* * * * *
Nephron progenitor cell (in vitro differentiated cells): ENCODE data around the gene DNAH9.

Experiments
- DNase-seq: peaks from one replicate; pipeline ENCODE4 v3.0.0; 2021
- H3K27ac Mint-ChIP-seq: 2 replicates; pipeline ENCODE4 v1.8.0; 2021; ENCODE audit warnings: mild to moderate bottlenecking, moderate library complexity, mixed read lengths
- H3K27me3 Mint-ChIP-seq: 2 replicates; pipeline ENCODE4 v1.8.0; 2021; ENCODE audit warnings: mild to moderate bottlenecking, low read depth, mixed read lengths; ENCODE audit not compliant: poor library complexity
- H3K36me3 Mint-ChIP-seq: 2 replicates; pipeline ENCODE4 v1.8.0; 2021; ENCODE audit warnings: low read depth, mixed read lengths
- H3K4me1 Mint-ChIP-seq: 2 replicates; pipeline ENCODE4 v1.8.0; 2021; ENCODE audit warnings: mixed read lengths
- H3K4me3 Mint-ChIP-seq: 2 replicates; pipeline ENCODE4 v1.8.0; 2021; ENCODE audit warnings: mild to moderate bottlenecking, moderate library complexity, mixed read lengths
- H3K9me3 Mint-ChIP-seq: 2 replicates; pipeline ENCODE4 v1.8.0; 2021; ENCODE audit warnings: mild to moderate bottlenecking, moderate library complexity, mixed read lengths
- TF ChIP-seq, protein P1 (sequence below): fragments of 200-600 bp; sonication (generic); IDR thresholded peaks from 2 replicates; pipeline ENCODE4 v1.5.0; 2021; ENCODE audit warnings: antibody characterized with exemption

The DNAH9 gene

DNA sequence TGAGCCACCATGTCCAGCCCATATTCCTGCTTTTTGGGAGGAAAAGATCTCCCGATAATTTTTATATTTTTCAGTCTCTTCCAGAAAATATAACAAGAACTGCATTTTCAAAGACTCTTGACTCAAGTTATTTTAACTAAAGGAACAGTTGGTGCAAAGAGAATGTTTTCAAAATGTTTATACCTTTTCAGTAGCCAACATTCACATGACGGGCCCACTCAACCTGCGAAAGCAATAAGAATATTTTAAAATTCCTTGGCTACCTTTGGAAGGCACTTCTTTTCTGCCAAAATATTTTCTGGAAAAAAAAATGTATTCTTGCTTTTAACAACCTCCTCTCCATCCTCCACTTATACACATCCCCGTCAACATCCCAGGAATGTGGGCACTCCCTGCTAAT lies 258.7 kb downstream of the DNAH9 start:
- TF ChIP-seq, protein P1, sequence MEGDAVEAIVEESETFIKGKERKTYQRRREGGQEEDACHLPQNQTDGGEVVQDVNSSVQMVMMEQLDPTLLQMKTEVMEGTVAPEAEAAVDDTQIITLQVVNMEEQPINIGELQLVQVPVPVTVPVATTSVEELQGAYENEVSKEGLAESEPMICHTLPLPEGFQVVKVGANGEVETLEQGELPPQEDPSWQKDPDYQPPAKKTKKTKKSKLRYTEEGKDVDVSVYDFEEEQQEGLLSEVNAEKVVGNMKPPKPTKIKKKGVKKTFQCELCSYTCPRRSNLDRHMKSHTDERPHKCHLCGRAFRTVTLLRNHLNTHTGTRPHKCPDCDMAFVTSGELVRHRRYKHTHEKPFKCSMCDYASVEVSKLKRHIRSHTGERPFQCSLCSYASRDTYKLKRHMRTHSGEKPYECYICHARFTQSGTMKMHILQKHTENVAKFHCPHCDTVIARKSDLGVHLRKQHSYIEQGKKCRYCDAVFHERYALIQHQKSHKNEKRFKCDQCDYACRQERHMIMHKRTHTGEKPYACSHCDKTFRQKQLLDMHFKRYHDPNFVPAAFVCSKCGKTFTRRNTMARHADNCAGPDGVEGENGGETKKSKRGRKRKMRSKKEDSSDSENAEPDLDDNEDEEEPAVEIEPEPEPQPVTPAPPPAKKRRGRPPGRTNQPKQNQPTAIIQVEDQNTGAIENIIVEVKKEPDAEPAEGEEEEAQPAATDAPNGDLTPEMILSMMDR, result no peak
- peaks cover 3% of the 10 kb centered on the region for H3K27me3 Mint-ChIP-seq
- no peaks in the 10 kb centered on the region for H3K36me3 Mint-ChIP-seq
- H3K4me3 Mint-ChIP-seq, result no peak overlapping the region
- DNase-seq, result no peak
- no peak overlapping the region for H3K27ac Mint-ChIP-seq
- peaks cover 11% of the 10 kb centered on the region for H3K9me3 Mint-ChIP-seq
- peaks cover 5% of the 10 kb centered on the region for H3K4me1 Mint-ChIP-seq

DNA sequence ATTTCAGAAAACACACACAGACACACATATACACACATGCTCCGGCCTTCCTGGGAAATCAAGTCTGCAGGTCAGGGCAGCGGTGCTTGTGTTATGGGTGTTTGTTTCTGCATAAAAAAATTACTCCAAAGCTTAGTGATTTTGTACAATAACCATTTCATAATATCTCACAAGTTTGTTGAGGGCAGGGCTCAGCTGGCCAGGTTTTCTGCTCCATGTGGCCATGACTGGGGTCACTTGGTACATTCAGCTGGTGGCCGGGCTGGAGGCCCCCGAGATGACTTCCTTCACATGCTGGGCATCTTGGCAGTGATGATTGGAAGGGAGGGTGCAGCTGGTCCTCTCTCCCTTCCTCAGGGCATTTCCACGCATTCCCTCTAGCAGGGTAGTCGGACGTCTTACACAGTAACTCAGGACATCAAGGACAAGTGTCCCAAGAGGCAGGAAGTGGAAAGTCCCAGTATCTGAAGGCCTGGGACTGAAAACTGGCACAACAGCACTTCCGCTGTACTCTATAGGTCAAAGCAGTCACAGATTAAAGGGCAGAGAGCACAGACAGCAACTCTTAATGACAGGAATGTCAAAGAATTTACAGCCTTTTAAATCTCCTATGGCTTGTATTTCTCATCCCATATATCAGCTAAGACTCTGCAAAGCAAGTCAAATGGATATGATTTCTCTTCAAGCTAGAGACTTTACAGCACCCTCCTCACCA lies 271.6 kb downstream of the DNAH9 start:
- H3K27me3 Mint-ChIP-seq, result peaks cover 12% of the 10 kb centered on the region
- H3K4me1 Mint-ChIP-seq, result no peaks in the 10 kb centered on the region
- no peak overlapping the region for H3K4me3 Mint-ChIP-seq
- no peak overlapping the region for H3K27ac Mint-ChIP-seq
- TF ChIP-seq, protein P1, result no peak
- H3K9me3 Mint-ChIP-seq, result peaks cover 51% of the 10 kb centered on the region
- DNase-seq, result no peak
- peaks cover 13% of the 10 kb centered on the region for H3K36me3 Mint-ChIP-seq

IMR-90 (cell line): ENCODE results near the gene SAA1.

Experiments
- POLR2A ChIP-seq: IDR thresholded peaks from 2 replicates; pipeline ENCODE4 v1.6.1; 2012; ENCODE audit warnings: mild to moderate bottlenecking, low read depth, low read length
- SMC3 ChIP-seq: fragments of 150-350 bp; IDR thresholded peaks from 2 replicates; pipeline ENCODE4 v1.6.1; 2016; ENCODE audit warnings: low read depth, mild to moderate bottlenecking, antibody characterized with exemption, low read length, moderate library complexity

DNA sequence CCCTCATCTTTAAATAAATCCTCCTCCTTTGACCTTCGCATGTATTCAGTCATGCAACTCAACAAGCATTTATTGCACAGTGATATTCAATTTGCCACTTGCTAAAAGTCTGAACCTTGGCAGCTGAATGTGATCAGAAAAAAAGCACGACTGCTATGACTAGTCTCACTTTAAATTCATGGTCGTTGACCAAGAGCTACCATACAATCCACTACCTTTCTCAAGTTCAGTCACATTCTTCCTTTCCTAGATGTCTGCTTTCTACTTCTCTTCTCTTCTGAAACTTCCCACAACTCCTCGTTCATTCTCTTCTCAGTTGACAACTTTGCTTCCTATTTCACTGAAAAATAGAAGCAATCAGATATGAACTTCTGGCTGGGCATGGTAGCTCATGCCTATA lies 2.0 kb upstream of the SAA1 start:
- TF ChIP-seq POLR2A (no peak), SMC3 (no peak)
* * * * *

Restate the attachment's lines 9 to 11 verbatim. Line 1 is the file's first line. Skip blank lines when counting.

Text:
- H3K9me3 Mint-ChIP-seq: 2 replicates; pipeline ENCODE4 v1.8.0; 2021; ENCODE audit warnings: mild to moderate bottlenecking, moderate library complexity, mixed read lengths
- TF ChIP-seq, protein P1 (sequence below): fragments of 200-600 bp; sonication (generic); IDR thresholded peaks from 2 replicates; pipeline ENCODE4 v1.5.0; 2021; ENCODE audit warnings: antibody characterized with exemption

The DNAH9 gene